| December-January 2011
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By Steve Steinberg
Drew Spaulding shared his wine expertise with the neighborhood for 11 years.
Friends and family gathered in Santa Cruz on Oct. 29 to celebrate the life and memory of J. Drew Spaulding, the longtime manager of PlumpJack Wines on 24th Street.
Spaulding died on July 12 by his own hand. He was 44. He had left his position as manager of PlumpJack back in May, telling colleagues that he wanted to “try something else.” A Mill Valley resident, he had managed the wine shop since it first opened 11 years ago and had trained two of his colleagues to take over his job prior to his leaving.
“My brother lost a lifelong battle with depression,” said his younger sister, Shawna Spaulding of La Selva Beach, Calif.
She said her brother had a great passion for wine and his job, but could not overcome his depression. Never married, Spaulding treated his work “like a spouse,” his sister said. She characterized him as “intellectual, well-read, and knowledgeable.”
His coworkers at PlumpJack also praised his intelligence, especially when it came to wine and spirits. “He had all this knowledge he had gained on his own about wine and wanted to spread it around,” said Josh Thinnes, who worked under Spaulding at PlumpJack for three years and now co-manages the store with Elio Longobardi. Thinnes and another store employee, Noe Valley resident John Klimek, said that Spaulding mentored them on all aspects of the wine-selling business and was especially conversant when it came to the pairing of food and wine. “Thanks to [his] mentoring and guidance,” Klimek said, “several PlumpJack employees have gone on to become sommeliers.”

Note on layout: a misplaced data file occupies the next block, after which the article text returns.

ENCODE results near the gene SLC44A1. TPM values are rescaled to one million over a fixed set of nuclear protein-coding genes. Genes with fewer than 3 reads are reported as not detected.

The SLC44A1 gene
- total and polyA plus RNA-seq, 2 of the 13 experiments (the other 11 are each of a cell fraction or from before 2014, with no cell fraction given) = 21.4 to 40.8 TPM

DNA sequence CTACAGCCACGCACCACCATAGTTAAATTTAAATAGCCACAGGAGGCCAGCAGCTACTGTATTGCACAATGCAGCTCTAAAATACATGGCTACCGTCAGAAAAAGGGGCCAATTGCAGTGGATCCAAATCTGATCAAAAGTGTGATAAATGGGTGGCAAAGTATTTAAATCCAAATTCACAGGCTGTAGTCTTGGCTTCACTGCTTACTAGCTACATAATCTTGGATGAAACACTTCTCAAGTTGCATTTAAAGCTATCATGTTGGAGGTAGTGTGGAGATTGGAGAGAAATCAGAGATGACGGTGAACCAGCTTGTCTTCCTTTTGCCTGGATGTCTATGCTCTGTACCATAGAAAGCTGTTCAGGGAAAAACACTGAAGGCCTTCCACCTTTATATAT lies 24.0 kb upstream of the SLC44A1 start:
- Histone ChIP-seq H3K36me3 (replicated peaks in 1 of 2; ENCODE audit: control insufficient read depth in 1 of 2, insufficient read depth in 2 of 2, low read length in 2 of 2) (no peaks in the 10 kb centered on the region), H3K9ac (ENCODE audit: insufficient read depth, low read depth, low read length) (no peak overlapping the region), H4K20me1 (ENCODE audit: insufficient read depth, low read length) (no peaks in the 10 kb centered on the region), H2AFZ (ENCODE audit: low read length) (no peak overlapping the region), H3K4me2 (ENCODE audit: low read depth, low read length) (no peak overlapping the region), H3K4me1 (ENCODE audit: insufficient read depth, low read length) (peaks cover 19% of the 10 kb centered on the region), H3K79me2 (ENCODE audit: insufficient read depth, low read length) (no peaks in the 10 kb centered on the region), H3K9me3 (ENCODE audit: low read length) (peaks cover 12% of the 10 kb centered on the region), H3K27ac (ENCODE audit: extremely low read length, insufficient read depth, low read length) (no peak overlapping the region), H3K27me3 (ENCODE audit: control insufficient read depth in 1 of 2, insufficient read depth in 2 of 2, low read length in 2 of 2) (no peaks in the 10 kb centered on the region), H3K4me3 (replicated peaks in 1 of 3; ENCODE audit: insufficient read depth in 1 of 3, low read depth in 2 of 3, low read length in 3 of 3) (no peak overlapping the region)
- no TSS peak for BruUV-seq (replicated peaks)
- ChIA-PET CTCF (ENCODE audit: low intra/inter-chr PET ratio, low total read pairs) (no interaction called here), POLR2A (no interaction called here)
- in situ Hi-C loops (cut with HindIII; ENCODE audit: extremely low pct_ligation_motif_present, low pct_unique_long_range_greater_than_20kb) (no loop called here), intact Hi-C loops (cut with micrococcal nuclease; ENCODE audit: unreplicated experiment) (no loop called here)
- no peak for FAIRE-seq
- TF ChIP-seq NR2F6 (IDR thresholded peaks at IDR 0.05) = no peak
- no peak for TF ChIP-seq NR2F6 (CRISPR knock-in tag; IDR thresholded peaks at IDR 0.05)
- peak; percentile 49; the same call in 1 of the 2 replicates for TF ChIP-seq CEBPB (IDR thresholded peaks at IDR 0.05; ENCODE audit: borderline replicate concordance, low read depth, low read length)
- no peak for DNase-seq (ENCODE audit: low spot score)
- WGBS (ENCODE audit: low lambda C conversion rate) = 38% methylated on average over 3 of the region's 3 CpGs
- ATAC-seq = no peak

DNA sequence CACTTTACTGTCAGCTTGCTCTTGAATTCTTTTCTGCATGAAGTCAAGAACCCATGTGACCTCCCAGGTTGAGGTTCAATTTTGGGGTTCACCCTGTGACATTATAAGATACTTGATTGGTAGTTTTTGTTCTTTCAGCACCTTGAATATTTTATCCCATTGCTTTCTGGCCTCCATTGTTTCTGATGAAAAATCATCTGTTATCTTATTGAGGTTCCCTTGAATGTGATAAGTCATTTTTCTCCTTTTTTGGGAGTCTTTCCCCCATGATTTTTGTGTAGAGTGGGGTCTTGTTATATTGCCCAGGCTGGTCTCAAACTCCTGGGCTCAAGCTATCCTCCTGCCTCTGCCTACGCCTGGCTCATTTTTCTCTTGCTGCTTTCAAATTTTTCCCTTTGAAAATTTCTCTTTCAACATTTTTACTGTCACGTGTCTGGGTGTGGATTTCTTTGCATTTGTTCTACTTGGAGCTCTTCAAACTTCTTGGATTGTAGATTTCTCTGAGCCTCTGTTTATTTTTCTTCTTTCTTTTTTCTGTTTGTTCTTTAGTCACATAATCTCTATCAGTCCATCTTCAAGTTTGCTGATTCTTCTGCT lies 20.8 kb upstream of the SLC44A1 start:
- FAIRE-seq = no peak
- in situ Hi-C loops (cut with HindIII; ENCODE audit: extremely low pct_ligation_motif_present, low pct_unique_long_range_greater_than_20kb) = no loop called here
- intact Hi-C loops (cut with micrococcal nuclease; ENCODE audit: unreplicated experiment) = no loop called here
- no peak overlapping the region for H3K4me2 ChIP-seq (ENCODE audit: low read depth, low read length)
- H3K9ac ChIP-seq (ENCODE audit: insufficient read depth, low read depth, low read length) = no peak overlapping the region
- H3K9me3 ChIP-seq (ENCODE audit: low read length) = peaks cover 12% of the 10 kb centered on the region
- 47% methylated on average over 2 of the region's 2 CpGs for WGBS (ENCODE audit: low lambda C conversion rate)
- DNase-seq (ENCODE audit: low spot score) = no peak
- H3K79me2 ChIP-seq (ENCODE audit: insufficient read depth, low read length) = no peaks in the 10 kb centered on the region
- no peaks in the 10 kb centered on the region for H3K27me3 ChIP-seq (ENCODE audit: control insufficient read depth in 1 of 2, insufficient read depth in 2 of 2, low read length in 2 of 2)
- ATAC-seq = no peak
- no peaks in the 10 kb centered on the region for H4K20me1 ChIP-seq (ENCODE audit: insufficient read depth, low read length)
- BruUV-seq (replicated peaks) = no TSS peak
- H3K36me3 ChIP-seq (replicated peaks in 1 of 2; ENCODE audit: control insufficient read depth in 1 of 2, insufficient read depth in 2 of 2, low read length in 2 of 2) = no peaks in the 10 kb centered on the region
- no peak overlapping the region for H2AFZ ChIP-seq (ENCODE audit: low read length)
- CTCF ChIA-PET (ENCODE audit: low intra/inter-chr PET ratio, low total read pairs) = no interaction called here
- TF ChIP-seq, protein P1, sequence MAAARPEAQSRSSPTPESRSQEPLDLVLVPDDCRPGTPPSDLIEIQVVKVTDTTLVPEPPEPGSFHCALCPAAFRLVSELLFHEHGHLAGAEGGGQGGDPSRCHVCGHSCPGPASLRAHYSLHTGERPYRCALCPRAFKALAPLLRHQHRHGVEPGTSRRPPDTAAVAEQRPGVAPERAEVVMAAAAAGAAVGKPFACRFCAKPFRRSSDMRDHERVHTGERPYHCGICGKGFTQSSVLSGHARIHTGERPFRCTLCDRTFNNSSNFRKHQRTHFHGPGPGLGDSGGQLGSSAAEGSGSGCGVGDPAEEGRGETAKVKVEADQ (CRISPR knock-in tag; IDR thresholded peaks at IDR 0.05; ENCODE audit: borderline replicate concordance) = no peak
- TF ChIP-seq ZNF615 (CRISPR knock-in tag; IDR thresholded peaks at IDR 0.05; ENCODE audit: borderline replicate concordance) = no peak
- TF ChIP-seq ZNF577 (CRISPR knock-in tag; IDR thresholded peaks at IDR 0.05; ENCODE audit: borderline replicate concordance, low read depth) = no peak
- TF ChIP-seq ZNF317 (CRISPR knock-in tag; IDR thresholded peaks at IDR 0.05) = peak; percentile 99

Born in Quincy, California, Spaulding was raised in several Northern California towns. His father was a civil engineer with the U.S. Forest Service, and moved the family around frequently. His mother was a homemaker. Spaulding was an outstanding swimmer in elementary and high school and at a young age also learned to play golf, a sport he enjoyed his entire life. He also loved music and films, and was an avid reader.
He attended several colleges before deciding his real calling lay in the restaurant industry. He worked as a waiter and wine steward at various upscale restaurants, including one in New Orleans, before landing his job at PlumpJack.
Shawna Spaulding said she hoped her brother’s death would motivate others to seek help in dealing with depression, something, she said, her brother never did. “I don’t want his death to not be a benefit for people,” she said. “There should not be such a stigma, especially for men, attached to the treatment of depression.”
Besides his sister, Spaulding is survived by his mother and stepfather,
Susan and Bill Van Hoosen of Rapid City, S.D., and his father and stepmother, Jim and Nell Spaulding of Coeur d’Alene, Idaho.